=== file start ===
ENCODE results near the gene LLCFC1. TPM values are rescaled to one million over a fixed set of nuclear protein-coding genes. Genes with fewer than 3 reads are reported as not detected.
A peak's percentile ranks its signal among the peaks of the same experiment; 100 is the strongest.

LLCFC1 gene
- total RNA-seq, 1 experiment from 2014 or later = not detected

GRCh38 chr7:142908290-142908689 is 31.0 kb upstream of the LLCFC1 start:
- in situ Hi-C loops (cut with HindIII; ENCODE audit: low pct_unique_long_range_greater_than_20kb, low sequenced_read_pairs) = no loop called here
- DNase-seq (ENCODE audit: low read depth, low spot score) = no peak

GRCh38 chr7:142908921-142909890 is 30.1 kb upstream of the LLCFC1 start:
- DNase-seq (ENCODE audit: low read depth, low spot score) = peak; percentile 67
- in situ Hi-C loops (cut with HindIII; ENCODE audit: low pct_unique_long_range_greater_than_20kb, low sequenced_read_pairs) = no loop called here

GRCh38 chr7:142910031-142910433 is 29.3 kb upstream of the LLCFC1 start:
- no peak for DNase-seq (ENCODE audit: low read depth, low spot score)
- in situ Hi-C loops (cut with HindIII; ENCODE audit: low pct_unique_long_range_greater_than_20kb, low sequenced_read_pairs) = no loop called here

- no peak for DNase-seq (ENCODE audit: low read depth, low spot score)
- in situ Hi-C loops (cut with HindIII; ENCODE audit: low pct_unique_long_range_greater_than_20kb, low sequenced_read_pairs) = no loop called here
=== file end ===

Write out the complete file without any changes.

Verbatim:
ENCODE results near the gene LLCFC1. TPM values are rescaled to one million over a fixed set of nuclear protein-coding genes. Genes with fewer than 3 reads are reported as not detected.
A peak's percentile ranks its signal among the peaks of the same experiment; 100 is the strongest.

LLCFC1 gene
- total RNA-seq, 1 experiment from 2014 or later = not detected

GRCh38 chr7:142908290-142908689 is 31.0 kb upstream of the LLCFC1 start:
- in situ Hi-C loops (cut with HindIII; ENCODE audit: low pct_unique_long_range_greater_than_20kb, low sequenced_read_pairs) = no loop called here
- DNase-seq (ENCODE audit: low read depth, low spot score) = no peak

GRCh38 chr7:142908921-142909890 is 30.1 kb upstream of the LLCFC1 start:
- DNase-seq (ENCODE audit: low read depth, low spot score) = peak; percentile 67
- in situ Hi-C loops (cut with HindIII; ENCODE audit: low pct_unique_long_range_greater_than_20kb, low sequenced_read_pairs) = no loop called here

GRCh38 chr7:142910031-142910433 is 29.3 kb upstream of the LLCFC1 start:
- no peak for DNase-seq (ENCODE audit: low read depth, low spot score)
- in situ Hi-C loops (cut with HindIII; ENCODE audit: low pct_unique_long_range_greater_than_20kb, low sequenced_read_pairs) = no loop called here

- no peak for DNase-seq (ENCODE audit: low read depth, low spot score)
- in situ Hi-C loops (cut with HindIII; ENCODE audit: low pct_unique_long_range_greater_than_20kb, low sequenced_read_pairs) = no loop called here